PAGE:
There are a multitude of different conditions covered by the term ‘injury’, and an almost infinitely wide variety of circumstances and factors involved in the injury events that are the target of interventions. Is it reasonable to expect a dedicated injury surveillance system to be able to amass sufficiently detailed data, across all injury conditions, at a sufficient level of accuracy, and then process this data and feed it back in a timely manner to all relevant users in a way that compels the use of this data in real time preventive activities and decisions? Is it reasonable to expect a dedicated injury surveillance system resourced to collect analyse and interpret data to close the loop, so there is the application of data to prevention and control?
On the other hand, the amount of existing information about areas relevant to injury outside dedicated surveillance system is almost limitless. Since 2008, we have seen increased use of novel data and data sources (including social media), real time data access, big data, visualisation, predictive analytics, electronic health records, data linkage, and data from remote sensors and wearable devices. These systems all provide opportunities to obtain data, not initially envisaged as injury data, but nonetheless data which cover (and broadens) the territory within which injury prevention practitioners are active.
Furthermore, it has been long established that the ‘push’ approach to providing people with health education data, in itself, has little effect on changing injury rates in populations. In the non-injury world, it appears that the new technologies have provided us with a potential new way of operating that overcomes the data-to-action block. There is clearly a willingness for people to ‘pull’ data when they are ready, and in the form they need it, for incorporation into the real-time decisions. This shift from ‘push’ to ‘pull’ is a shift in responsibility from the data collection-focused reason to publish data to a user-focused reason to collect data. The challenge we face now may not be how to set up and maintain useful, discrete systems that collect comprehensive data on injuries. Rather, the new challenges may be how to facilitate injury prevention practitioners to harness the existing information they need from whatever source, make sense of what they retrieve, and incorporate the complexity and uncertainty of the resulting information into their prevention practice.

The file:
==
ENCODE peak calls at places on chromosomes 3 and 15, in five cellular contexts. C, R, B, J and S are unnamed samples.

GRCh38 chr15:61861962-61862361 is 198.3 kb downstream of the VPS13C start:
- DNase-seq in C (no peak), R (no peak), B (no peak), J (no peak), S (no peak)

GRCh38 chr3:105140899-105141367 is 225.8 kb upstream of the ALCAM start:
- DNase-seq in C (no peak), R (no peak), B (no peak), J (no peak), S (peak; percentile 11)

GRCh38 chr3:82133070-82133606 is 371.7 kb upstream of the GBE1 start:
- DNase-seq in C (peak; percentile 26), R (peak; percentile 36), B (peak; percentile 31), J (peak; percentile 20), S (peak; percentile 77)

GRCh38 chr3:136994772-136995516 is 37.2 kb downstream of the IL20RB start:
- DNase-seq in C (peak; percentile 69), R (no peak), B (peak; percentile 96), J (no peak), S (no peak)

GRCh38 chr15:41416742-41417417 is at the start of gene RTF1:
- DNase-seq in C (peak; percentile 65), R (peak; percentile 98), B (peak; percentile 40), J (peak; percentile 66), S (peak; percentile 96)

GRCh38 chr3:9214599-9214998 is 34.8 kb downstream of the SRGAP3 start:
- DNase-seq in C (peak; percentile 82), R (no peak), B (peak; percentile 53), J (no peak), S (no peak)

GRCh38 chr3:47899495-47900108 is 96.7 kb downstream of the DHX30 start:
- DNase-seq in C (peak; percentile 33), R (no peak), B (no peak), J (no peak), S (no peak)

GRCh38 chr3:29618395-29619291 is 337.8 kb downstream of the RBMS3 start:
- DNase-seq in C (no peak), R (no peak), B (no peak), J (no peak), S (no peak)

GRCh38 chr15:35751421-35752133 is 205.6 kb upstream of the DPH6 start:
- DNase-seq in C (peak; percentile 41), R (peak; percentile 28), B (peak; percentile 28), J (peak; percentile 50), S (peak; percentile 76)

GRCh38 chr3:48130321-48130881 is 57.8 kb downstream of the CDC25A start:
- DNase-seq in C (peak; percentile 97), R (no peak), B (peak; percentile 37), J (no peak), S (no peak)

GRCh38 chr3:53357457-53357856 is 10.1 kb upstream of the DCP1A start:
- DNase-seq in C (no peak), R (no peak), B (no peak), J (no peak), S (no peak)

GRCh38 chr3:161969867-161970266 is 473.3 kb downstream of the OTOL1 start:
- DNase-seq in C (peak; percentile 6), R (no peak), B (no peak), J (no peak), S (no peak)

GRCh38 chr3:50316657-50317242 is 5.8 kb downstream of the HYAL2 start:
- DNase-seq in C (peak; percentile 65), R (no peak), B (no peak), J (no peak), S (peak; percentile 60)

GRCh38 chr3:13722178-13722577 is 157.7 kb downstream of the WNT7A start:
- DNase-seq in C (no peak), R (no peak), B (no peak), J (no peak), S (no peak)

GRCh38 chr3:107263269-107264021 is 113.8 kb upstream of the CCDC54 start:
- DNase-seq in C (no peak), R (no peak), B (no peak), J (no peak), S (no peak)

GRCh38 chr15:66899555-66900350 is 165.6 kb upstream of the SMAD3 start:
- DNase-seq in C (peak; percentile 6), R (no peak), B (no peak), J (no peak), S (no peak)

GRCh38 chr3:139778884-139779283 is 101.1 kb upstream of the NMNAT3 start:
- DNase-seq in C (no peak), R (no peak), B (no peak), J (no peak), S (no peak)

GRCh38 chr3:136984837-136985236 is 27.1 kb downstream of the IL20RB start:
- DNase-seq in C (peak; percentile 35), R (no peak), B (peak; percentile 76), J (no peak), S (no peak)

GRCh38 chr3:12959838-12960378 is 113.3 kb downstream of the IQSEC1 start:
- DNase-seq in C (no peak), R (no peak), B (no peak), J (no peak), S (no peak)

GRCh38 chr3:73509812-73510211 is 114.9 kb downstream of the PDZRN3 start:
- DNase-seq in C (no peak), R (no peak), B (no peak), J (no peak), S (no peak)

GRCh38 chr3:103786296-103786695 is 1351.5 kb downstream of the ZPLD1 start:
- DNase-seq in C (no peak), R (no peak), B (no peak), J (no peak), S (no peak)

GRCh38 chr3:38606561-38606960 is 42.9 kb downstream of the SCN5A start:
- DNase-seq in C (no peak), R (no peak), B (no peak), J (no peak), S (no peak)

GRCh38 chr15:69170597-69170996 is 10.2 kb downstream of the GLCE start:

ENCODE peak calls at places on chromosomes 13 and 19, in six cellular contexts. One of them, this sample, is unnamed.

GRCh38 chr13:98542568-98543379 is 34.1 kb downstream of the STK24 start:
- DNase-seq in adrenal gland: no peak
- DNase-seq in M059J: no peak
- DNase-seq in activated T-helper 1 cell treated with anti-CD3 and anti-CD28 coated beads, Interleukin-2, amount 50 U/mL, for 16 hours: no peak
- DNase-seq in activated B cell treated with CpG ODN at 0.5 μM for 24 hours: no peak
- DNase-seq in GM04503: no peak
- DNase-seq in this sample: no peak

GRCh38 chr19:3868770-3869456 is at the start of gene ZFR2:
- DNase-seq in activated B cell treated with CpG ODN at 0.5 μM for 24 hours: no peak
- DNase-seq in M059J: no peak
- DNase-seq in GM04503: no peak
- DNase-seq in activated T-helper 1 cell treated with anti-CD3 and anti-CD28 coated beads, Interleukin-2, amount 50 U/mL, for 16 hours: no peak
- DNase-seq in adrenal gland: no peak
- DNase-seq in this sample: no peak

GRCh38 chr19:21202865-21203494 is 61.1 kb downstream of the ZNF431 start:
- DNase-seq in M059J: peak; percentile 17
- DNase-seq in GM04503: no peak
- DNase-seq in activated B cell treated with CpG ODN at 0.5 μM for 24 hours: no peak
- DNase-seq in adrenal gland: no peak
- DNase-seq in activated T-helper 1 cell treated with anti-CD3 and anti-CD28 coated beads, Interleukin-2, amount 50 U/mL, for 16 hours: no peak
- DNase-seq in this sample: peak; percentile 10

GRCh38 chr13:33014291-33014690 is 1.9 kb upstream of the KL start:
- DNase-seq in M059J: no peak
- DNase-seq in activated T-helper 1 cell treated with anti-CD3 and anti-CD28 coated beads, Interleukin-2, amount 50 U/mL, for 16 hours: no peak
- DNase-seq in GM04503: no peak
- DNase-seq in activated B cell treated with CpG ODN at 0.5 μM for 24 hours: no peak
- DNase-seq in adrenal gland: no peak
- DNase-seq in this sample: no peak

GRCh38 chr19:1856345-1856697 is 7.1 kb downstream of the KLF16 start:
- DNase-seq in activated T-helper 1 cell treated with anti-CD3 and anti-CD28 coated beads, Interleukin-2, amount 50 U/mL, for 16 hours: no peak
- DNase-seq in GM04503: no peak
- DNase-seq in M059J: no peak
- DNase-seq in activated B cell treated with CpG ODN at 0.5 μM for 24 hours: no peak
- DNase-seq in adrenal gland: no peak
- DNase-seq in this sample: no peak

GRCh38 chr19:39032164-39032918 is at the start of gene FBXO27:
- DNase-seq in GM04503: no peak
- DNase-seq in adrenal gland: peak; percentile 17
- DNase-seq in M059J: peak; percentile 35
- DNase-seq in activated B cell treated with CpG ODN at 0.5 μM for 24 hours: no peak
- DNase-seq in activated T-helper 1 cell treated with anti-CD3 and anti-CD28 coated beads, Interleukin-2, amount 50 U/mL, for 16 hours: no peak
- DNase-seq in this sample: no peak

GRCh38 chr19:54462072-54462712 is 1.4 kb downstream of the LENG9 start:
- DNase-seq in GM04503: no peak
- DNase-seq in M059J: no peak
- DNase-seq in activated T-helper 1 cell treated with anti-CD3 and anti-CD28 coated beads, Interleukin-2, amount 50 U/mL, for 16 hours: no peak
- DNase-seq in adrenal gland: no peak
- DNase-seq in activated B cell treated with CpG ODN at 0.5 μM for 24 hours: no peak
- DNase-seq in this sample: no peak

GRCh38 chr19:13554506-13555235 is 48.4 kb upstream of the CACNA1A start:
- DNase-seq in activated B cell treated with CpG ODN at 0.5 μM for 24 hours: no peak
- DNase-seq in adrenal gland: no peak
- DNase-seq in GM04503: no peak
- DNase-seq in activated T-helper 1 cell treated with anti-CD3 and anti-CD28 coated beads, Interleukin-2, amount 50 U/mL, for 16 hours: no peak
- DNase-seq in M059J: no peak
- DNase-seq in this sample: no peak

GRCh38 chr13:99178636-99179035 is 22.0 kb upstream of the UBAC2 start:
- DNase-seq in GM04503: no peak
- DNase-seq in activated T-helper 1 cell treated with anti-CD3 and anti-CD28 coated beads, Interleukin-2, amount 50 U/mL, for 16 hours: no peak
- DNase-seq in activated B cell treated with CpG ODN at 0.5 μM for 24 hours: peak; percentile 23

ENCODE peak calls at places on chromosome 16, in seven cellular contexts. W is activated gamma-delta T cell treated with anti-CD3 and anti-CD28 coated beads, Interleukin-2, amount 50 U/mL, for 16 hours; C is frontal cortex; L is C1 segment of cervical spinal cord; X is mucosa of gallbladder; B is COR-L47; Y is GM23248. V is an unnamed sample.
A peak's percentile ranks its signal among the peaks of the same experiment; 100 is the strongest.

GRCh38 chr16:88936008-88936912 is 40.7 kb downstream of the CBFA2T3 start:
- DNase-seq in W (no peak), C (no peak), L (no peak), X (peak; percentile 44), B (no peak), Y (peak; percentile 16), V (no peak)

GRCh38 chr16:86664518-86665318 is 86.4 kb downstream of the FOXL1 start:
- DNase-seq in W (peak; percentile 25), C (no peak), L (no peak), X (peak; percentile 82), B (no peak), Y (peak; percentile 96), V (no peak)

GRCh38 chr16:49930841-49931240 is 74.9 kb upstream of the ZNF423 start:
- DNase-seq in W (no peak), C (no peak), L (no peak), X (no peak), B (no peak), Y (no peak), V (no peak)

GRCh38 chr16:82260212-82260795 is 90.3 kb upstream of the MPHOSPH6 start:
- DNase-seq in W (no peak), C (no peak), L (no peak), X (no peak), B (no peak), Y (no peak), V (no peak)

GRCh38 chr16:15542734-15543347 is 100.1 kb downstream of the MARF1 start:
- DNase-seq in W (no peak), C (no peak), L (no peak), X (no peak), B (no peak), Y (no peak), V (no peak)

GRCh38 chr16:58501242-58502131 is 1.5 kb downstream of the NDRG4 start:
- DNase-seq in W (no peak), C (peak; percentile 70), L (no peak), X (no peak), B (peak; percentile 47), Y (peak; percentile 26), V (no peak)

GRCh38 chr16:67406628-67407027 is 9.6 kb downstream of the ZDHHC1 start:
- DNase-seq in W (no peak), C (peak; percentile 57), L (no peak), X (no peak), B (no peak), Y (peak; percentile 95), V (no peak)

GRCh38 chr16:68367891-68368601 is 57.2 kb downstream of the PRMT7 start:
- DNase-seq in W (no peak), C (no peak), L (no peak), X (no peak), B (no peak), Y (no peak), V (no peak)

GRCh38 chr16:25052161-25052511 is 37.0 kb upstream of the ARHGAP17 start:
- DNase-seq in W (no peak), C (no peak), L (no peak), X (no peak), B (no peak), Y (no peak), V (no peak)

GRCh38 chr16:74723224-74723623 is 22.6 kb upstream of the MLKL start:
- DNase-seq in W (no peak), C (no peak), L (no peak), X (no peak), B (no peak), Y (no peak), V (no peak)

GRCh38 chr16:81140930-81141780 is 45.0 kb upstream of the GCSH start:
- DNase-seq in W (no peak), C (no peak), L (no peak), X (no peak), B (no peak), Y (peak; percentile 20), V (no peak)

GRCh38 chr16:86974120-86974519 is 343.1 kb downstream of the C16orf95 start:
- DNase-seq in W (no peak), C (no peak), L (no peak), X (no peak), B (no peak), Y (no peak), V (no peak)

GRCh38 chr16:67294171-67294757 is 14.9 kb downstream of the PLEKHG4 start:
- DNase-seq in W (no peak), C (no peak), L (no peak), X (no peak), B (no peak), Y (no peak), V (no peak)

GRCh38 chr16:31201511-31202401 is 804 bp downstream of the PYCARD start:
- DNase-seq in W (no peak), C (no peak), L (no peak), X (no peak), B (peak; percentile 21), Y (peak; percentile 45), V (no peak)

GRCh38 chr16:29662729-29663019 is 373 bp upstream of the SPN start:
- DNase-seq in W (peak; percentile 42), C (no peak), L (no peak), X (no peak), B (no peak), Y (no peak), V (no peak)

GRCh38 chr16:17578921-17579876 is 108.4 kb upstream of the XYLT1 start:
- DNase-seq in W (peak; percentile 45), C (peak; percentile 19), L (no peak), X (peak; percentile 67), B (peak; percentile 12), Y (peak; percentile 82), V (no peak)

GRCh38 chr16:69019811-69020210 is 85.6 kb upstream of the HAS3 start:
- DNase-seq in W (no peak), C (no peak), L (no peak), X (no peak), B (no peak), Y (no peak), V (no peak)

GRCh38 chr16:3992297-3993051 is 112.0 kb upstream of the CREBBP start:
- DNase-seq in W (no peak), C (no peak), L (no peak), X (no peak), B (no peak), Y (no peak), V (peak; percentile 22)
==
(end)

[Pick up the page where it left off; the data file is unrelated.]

What are the new technological tools, their respective uses, strengths, weaknesses, and what opportunities do they offer the field of injury? There is no stocktake yet in the published literature that answers these questions. This supplement was envisaged as a way to start to bring together a discussion about where injury surveillance is heading. In providing this focused discussion, it is hoped we can bring forward advances in injury surveillance, and thus ultimately improve the health and well-being of the population.
Competing interests None declared.
Disclaimer The findings and conclusions in this manuscript are those of the authors and do not necessarily represent the views of the Centers for Disease Control and Prevention.
Provenance and peer review Commissioned; internally peer reviewed.